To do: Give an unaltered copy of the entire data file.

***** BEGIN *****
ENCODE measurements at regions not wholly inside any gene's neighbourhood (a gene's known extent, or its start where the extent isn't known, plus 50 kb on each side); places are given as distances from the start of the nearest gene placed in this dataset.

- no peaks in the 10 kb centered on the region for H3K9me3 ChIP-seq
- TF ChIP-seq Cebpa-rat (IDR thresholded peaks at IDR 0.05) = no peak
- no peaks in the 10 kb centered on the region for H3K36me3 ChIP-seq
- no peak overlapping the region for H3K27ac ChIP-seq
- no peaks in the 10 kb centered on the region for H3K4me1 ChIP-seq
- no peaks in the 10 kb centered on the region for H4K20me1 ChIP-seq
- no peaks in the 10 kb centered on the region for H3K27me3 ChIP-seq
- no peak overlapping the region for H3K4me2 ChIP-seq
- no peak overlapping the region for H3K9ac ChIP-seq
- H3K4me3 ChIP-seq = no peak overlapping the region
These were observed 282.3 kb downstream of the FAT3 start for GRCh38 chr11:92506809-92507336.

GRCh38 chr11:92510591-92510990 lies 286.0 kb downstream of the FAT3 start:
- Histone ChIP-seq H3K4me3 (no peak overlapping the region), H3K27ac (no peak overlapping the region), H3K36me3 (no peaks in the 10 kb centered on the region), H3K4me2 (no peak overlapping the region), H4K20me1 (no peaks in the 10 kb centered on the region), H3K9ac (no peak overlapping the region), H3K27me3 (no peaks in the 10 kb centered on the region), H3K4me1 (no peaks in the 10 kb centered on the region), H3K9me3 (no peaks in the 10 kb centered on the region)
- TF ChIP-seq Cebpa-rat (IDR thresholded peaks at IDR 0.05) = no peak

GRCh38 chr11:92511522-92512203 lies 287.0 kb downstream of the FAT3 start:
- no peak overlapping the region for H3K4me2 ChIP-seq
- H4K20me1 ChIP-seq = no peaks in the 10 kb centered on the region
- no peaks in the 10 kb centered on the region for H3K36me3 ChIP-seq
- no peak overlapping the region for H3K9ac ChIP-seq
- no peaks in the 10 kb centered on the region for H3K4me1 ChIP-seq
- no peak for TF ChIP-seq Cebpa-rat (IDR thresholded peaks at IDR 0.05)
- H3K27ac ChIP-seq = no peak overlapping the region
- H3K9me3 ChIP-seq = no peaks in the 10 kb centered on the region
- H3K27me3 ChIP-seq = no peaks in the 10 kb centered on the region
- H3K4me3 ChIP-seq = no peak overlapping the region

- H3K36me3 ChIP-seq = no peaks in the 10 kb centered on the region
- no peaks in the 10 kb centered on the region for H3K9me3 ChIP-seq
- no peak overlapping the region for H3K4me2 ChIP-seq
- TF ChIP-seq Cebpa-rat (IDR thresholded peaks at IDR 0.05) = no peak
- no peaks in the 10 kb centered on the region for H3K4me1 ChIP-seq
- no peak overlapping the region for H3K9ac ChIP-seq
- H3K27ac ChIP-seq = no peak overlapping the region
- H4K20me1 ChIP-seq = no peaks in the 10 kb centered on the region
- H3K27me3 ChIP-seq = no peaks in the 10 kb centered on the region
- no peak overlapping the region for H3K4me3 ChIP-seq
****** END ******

ENCODE measurements at regions not wholly inside any gene's neighbourhood (a gene's known extent, or its start where the extent isn't known, plus 50 kb on each side); places are given as distances from the start of the nearest gene placed in this dataset.

- no peaks in the 10 kb centered on the region for H3K9me3 ChIP-seq
- TF ChIP-seq Cebpa-rat (IDR thresholded peaks at IDR 0.05) = no peak
- no peaks in the 10 kb centered on the region for H3K36me3 ChIP-seq
- no peak overlapping the region for H3K27ac ChIP-seq
- no peaks in the 10 kb centered on the region for H3K4me1 ChIP-seq
- no peaks in the 10 kb centered on the region for H4K20me1 ChIP-seq
- no peaks in the 10 kb centered on the region for H3K27me3 ChIP-seq
- no peak overlapping the region for H3K4me2 ChIP-seq
- no peak overlapping the region for H3K9ac ChIP-seq
- H3K4me3 ChIP-seq = no peak overlapping the region
These were observed 282.3 kb downstream of the FAT3 start for GRCh38 chr11:92506809-92507336.

GRCh38 chr11:92510591-92510990 lies 286.0 kb downstream of the FAT3 start:
- Histone ChIP-seq H3K4me3 (no peak overlapping the region), H3K27ac (no peak overlapping the region), H3K36me3 (no peaks in the 10 kb centered on the region), H3K4me2 (no peak overlapping the region), H4K20me1 (no peaks in the 10 kb centered on the region), H3K9ac (no peak overlapping the region), H3K27me3 (no peaks in the 10 kb centered on the region), H3K4me1 (no peaks in the 10 kb centered on the region), H3K9me3 (no peaks in the 10 kb centered on the region)
- TF ChIP-seq Cebpa-rat (IDR thresholded peaks at IDR 0.05) = no peak

GRCh38 chr11:92511522-92512203 lies 287.0 kb downstream of the FAT3 start:
- no peak overlapping the region for H3K4me2 ChIP-seq
- H4K20me1 ChIP-seq = no peaks in the 10 kb centered on the region
- no peaks in the 10 kb centered on the region for H3K36me3 ChIP-seq
- no peak overlapping the region for H3K9ac ChIP-seq
- no peaks in the 10 kb centered on the region for H3K4me1 ChIP-seq
- no peak for TF ChIP-seq Cebpa-rat (IDR thresholded peaks at IDR 0.05)
- H3K27ac ChIP-seq = no peak overlapping the region
- H3K9me3 ChIP-seq = no peaks in the 10 kb centered on the region
- H3K27me3 ChIP-seq = no peaks in the 10 kb centered on the region
- H3K4me3 ChIP-seq = no peak overlapping the region

- H3K36me3 ChIP-seq = no peaks in the 10 kb centered on the region
- no peaks in the 10 kb centered on the region for H3K9me3 ChIP-seq
- no peak overlapping the region for H3K4me2 ChIP-seq
- TF ChIP-seq Cebpa-rat (IDR thresholded peaks at IDR 0.05) = no peak
- no peaks in the 10 kb centered on the region for H3K4me1 ChIP-seq
- no peak overlapping the region for H3K9ac ChIP-seq
- H3K27ac ChIP-seq = no peak overlapping the region
- H4K20me1 ChIP-seq = no peaks in the 10 kb centered on the region
- H3K27me3 ChIP-seq = no peaks in the 10 kb centered on the region
- no peak overlapping the region for H3K4me3 ChIP-seq